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Legendary trainer Bob Baffert insisted he was innocent of wrongdoing on Monday in the wake of the failed drugs test against Kentucky Derby winner Medina Spirit that has left US racing in turmoil.
Medina Spirit could be only the second Kentucky Derby winner in history to be stripped of the title for doping offenses after traces of the steroid betamethasone were found in the horse's system.
It is the latest in a series of doping cases that have rocked Baffert's stable in recent years, and leaves the Hall of Fame trainer risking a lengthy ban from the sport if confirmed.
Baffert on Monday told Fox News in an interview he had never cheated, and said his immediate suspension by Churchill Downs race course on Sunday had left him a victim of "cancel culture."
Baffert told Fox that Medina Spirit had never been given betamethasone -- which is legal in US racing provided it is not administered within 14 days of competition -- and suggested the horse could have been accidentally or deliberately contaminated with the substance.
"It did not happen," Baffert told the network. "That horse has never been treated with (betamethasone). Actually, it's a legal therapeutic medicine and the amount that was in it wouldn't have any effect on the horse anyway.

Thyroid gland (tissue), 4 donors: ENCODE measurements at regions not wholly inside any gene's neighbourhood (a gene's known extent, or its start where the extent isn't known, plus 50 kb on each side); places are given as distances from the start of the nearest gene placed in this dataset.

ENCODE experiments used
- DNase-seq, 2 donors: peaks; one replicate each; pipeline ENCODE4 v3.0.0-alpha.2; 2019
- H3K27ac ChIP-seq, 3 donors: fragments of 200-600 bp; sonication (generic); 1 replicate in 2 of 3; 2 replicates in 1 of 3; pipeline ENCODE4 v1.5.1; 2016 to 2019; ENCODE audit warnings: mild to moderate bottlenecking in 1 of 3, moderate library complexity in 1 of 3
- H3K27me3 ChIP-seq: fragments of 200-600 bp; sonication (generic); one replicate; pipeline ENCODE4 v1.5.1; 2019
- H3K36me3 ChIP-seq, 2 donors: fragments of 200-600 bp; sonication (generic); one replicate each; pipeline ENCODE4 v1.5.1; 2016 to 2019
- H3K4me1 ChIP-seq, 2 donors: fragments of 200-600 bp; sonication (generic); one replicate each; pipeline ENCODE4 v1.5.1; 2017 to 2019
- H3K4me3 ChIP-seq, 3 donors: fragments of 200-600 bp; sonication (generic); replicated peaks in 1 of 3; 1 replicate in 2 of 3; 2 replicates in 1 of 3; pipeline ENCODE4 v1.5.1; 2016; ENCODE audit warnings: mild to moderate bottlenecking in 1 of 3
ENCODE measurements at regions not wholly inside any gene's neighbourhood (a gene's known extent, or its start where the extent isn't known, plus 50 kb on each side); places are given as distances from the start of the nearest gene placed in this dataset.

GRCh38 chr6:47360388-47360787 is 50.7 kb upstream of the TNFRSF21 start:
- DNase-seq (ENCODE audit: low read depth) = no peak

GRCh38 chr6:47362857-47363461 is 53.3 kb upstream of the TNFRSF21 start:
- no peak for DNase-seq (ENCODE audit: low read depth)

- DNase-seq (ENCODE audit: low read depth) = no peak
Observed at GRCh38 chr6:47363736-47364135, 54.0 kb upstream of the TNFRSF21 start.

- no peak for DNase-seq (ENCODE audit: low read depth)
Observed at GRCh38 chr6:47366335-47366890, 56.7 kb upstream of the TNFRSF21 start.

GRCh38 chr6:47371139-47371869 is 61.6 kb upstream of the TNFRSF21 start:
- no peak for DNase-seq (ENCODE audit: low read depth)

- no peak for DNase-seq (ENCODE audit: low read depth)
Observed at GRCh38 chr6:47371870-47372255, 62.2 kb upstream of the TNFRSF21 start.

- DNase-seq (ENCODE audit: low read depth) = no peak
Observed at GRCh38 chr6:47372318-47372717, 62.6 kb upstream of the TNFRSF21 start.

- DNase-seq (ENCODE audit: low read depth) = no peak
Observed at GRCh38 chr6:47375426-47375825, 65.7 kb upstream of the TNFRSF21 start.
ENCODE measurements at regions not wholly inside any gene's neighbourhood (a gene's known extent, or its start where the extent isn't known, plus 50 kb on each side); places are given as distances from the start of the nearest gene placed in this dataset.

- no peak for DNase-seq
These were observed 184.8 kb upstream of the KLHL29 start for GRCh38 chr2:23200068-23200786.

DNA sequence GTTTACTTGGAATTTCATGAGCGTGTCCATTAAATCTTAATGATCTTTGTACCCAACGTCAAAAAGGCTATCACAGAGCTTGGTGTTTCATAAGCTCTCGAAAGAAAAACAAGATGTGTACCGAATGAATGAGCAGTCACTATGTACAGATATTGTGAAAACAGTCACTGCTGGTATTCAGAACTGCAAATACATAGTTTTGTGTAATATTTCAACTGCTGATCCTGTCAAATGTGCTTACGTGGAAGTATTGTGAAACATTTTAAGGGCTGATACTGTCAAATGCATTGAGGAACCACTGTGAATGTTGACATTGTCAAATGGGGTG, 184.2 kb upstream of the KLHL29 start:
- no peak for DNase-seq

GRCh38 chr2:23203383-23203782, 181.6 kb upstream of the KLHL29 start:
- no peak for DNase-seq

"But that horse was never treated with that and so that's the disturbing part of it. I never thought I'd have to be fighting for my reputation and the poor horse's reputation.
"We live in a new world now. These horses don't live in a bubble," he said. "They're in an open farm. People are touching them. He went from the Derby to after the Derby, everybody's out there touching them."
Kentucky racing authorities last year changed the threshold for a positive betamethasone test from 10 picograms per millilitre of plasma to 21 picograms per millilitre. A picogram is one trillionth of a gram.
"There's so many ways these horses can get contaminated and when they're testing at these really ridiculously low levels - I've been saying it for over a year now these are gonna get innocent people in trouble and this is what happened now," Baffert said.
"Bob Baffert is not stupid," the trainer added. "That is not a drug that I would use on a horse. We don't use that drug. The horse never had that in him. We have the documentation. We're going to show everything."
Baffert meanwhile said he planned to enter Medina Spirit in this weekend's Preakness Stakes at Pimlico in Baltimore, the second leg of US racing's prestigious Triple Crown.
It was not clear however if Medina Spirit would be allowed to race by the Maryland Jockey Club. The draw for the race was delayed for 24 hours until Tuesday following Sunday's doping bombshell.
Baffert meanwhile criticised Churchill Downs race track for suspending him following the drugs test revelation.
"Churchill Downs came out with that statement and that was pretty harsh," he said. "We live in a different world. This America is different. This was a cancel culture kind of thing."